During his time as a mayor, in several attempts to widen roads and improve infrastructure, Rama authorized the bulldozing of private properties. In one occasion, Rama himself cut an electric wooden pole with an ax before the cameras, because a conflict with the central government was blocking a road extension.[47] He has been accused of corruption and mismanagement of funds by the opposition, including corruption in the granting of building permits.[48]

Rama has also been criticized by a group of former SP politicians and some journalists for leading the party with authoritarian methods. During the 2007 municipal campaign, his rivals published some photos of Rama in intimate poses on a nudist beach in southern France.

Due to his flamboyance and rebellious ways Rama has often been accused of arrogance and elitism, especially at the start of his political career. In more than one occasion political opponents attacked him about his personal and family life, and even raised doubts about his sexual orientation.[49]


In October 2002, Rama was given an award by Kofi Annan in light of the International Day for the Eradication of Poverty.[50]

While mayor of Tirana, in 2003, Rama was a "visiting professor" as Robert C. Wood Visiting Professorship of Public and Urban Affairs at the University of Massachusetts Boston (basically a speaking and greeting format).[51]

In December 2004, Rama was named the World Mayor 2004, in an international competition that took place over one year, based on direct voting by Internet, organized by the non-commercial organization CITYMAYORS, located in London.[52]

Rama was chosen by Time magazine to be one of the 2005 European Heroes, a tribute given by the magazine to 37 people who are changing the world for the better.[53]

In Ulcinj Day 2015, Rama, alongside Thaçi, was given the title of Honorary citizen of Ulcinj by Ulcinj Municipality.[54]

In 2017, Rama received the highest French Honour, the order of the “Commander to the Legion of Honour”[55]


  • Rama, Edi; Klosi, Ardian (1991). Refleksione.
  • Rama, Edi (2009). Edi Rama. Paintings
  • Rama, Edi (2011). Kurban. Tirana: Dudaj.
  • Tirona ft West Side Family (2003)
  • Çohu ft West Side Family (2009)

See also


  1. ^ "Edi Rama PRIME MINISTER". kryeministria.al. 
  2. ^ vom Hove, Tann. "Edi Rama, Mayor of Tirana elected World Mayor 2004". citymayors.com. 
  3. ^ "Approval of the Vetting law in the Parliament of the Republic of Albania". euralius.eu. 31 August 2016. 
  4. ^ a b "PM Rama at "Global Leader Woman" Summit". ambasadat.gov.al. 
  5. ^ April 30, 10:13 (2013-04-30). "Edi Rama do jetë deputet i Vlorës | Gazeta Dita". Gazetadita.al. Retrieved 2017-04-30.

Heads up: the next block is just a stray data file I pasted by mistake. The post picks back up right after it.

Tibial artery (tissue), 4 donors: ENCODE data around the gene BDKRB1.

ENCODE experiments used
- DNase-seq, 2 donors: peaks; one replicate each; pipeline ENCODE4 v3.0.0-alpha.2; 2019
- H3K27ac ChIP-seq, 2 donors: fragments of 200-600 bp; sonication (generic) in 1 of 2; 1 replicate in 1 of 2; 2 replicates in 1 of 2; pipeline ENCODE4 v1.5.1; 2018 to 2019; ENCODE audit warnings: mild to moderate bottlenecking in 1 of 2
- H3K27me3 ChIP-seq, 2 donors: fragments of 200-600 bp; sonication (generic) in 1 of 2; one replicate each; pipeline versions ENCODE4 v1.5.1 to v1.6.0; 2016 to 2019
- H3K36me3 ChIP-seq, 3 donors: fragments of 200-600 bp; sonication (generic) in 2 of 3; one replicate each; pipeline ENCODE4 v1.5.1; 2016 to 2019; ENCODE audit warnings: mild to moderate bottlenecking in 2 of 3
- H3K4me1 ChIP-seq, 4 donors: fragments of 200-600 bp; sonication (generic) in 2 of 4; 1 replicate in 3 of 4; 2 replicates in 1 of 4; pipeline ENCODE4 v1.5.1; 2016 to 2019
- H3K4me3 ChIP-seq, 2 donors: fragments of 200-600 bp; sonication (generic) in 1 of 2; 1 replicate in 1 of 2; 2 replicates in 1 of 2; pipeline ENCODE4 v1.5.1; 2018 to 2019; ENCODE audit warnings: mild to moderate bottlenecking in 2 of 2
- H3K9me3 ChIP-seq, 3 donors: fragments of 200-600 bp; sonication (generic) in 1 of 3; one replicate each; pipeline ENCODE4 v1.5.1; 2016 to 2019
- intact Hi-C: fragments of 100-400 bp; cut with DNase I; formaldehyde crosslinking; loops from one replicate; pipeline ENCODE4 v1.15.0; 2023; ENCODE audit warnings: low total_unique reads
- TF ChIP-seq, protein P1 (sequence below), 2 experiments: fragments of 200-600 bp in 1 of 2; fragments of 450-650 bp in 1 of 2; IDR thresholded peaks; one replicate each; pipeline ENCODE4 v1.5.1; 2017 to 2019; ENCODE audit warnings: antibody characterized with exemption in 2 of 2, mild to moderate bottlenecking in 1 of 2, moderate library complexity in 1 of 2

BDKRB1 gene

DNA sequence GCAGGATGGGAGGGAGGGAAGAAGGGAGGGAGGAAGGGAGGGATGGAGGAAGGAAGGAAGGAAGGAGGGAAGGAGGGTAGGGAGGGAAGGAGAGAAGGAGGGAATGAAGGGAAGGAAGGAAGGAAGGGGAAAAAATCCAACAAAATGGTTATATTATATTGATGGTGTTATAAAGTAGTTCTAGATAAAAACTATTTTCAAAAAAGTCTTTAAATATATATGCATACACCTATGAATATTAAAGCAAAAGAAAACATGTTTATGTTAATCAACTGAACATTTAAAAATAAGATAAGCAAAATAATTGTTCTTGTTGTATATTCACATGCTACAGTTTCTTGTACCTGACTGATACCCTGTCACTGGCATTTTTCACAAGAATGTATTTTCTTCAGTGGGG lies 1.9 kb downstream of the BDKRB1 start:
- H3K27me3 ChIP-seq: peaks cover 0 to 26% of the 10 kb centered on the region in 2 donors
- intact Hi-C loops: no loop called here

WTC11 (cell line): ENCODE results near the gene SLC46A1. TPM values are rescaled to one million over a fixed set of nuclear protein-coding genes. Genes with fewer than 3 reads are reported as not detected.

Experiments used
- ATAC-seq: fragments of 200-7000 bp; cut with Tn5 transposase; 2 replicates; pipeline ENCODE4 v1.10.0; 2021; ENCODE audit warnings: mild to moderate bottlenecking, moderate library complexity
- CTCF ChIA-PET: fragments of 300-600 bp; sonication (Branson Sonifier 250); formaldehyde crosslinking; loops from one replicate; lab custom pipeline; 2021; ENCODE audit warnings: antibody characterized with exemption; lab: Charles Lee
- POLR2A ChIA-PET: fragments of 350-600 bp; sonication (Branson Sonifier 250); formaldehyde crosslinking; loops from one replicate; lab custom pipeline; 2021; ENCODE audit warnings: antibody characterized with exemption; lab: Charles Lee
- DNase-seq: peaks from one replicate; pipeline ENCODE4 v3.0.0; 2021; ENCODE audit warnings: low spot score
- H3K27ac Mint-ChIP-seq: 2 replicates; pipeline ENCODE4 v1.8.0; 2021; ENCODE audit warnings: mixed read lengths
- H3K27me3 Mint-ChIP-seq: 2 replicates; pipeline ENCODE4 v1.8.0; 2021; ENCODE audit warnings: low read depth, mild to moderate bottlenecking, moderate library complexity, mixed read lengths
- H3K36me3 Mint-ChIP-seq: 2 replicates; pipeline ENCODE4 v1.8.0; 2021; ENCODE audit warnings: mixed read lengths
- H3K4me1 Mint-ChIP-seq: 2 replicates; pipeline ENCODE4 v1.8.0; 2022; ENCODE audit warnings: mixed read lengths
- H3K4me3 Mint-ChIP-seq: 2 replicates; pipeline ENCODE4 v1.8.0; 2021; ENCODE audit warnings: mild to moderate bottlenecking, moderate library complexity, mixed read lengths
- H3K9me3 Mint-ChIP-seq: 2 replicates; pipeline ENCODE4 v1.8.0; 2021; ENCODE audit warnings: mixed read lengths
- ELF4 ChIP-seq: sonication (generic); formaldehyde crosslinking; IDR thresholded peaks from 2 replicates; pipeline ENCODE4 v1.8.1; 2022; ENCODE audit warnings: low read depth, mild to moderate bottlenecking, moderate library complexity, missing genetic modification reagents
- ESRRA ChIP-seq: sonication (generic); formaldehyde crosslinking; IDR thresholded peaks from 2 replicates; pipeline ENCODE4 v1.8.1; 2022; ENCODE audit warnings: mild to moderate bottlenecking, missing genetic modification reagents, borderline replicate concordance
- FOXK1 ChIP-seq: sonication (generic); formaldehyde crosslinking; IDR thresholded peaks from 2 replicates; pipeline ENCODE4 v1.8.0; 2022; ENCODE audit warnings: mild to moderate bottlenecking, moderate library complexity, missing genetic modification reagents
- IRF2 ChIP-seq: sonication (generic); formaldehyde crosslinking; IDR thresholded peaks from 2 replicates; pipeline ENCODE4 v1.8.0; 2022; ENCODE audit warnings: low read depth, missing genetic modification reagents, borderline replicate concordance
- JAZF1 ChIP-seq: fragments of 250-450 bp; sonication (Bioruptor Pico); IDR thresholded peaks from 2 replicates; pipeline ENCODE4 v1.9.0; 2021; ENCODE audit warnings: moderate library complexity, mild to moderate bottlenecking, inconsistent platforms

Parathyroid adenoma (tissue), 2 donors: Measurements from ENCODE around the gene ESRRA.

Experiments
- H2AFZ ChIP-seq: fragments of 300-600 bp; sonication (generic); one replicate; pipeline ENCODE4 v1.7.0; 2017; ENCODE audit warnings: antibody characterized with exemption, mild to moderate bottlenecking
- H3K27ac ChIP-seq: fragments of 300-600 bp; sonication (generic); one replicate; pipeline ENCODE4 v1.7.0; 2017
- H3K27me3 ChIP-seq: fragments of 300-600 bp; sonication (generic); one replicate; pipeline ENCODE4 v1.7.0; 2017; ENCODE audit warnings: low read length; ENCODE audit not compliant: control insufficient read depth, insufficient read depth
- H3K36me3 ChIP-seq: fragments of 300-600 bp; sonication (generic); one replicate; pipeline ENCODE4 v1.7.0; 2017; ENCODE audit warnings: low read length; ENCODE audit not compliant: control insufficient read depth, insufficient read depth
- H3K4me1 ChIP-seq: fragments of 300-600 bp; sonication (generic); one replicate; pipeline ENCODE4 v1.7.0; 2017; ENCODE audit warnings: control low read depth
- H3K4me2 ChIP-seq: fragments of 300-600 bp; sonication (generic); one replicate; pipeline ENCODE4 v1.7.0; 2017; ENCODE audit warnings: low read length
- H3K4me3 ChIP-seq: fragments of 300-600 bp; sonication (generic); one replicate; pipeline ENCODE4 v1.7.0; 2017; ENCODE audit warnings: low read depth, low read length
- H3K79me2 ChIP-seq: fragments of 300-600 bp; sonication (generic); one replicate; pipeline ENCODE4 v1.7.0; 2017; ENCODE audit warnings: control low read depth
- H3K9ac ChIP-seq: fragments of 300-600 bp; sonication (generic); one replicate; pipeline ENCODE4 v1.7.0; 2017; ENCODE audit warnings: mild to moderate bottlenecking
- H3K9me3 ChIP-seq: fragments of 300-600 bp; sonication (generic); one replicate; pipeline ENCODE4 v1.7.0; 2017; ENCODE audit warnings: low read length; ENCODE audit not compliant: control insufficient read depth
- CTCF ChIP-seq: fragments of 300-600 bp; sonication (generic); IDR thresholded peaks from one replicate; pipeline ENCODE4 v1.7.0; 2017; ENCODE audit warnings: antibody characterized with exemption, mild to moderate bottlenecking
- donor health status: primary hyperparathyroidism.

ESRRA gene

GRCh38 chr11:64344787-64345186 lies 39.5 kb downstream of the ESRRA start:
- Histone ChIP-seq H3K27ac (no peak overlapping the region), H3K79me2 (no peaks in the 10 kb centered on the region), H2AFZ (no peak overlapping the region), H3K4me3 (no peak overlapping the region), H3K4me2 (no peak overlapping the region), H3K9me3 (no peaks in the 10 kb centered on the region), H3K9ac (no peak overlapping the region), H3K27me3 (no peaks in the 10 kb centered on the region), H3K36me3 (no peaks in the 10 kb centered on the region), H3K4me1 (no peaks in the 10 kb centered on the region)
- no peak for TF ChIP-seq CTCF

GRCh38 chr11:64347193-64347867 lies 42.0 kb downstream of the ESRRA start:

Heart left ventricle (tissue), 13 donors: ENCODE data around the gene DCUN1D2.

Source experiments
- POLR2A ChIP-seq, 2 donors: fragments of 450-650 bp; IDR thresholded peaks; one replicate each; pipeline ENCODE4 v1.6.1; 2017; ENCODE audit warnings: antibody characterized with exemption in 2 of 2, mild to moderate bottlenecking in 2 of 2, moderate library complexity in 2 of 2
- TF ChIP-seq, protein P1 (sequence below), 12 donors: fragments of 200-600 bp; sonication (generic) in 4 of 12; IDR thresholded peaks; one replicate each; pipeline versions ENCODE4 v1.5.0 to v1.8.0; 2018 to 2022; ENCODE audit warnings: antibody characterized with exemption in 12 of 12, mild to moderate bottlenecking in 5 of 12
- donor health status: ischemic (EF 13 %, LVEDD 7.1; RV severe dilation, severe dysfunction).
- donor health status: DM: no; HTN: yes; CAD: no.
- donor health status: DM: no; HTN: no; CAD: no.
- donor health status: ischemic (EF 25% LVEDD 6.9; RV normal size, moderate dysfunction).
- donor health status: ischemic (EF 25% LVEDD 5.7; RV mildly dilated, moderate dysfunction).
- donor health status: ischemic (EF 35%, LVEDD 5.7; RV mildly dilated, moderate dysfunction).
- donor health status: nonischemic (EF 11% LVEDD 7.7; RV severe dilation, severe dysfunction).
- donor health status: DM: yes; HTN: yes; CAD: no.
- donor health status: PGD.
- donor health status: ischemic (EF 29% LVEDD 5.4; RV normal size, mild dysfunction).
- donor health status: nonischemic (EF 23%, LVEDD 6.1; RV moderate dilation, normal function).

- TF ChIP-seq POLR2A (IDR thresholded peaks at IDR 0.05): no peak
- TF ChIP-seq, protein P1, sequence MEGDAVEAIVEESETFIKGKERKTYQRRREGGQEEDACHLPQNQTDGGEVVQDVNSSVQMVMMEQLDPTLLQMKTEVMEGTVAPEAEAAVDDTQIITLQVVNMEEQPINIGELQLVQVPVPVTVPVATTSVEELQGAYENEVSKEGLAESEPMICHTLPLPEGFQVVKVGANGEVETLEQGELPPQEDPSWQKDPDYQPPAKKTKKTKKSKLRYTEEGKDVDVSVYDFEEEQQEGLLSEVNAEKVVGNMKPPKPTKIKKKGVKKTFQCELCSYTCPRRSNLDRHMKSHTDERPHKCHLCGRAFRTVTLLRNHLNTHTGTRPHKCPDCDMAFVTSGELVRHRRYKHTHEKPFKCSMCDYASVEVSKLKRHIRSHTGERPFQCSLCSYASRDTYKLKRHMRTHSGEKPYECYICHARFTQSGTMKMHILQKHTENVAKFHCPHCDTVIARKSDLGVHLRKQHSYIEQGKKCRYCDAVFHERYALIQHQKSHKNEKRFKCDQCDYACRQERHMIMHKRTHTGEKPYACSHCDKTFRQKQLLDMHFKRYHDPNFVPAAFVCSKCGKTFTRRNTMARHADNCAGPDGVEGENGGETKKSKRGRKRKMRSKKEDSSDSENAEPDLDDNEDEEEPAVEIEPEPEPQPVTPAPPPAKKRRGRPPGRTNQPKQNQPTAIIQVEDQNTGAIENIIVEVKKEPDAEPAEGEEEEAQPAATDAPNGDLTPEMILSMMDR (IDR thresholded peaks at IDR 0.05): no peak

6. ^ Balkan Insight. "Rich Albanians Breathe New Life into Forgotten Village”. 4 September 2014. http://www.balkaninsight.com/en/article/rich-albanians-breathe-new-life-into-forgotten-village
  7. ^ "Rama:Jam Katolik i pagëzuar (Rama:I am baptized Catholic)". Dielli.al (in Albanian). 5.9.2014. Archived from the original (Virtual) on 24 June 2015. “Për hir të së vërtetës unë nuk jam ortodoks, unë jam katolik nëse i referohesh pagëzimit”. (En: For the sake of truth I'm not Orthodox, I'm Catholic referring to baptism)  Check date values in: |date= (help)
  8. ^ "Edi Rama: "Unë nuk praktikoj besim tjetër, përveç atij tek vetja dhe tek njerëzit, por nuk besoj se sidoqoftë eksiztenca ose jo e Zotit është një çështje që mund të zgjidhet ndonjëherë nga të vdekshmit" (in Albanian). Facebook. 8 July 2014. 
  9. ^ a b "Edi Rama rrëfen vitet në Paris dhe debatet me babanë: Merita e tij që u bëra njeri i lirë". Panorama.com.al. 2016-07-09. Retrieved 2017-04-30. 
  10. ^ Rowland, Jacky (2004-06-17). "Europe | The mayor who brought colour to Albania". BBC News. Retrieved 2017-04-30. 
  11. ^ "Edi Rama - The Creative Time Summit". Creativetime.org. 2013-06-23. Retrieved 2017-04-30. 
  12. ^ http://shekulli.com.al/p.php?id=36632
  13. ^ "Fatos Klosi: E vërteta e rrahjes së Ramës nga shikasit me xhupa të zinj të Gazidedes, pse nuk e ndëshkuam Berishën dhe kush i urdhëronte rrahjet". 20 February 2015. Retrieved 25 June 2017. 
  14. ^ "'Rrëfehet' Edi Rama: Telefonata që më bëri Ministër të Kulturës". Shqiptarja.com. 2017-04-22. Retrieved 2017-04-30. 
  15. ^ "BBC NEWS - Europe - The mayor transforming Tirana". news.bbc.co.uk. Retrieved 25 June 2017. 
  16. ^ "Tirana's artist mayor turns crumbling capital into painters' canvas". Retrieved 25 June 2017. 
  17. ^ a b "World Mayor: The winners of the 2004 contest". www.worldmayor.com. Retrieved 25 June 2017. 
  18. ^ "WAN:: Tirana Rocks masterplan by MVRDV Architects in Tirana, Albania". www.worldarchitecturenews.com. Retrieved 25 June 2017. 
  19. ^ http://hdr.undp.org/sites/default/files/reports/263/hdr_2002_en_complete.pdf
  20. ^ trajlara (14 May 2011). "Fitorja e Edi Rames si kryetar i bashkise se Tiranes". Retrieved 25 June 2017 – via YouTube. 
  21. ^ "Error - Akses i palejuar" (PDF). www.cec.org.al. Archived from the original (PDF) on 12 April 2015. Retrieved 25 June 2017.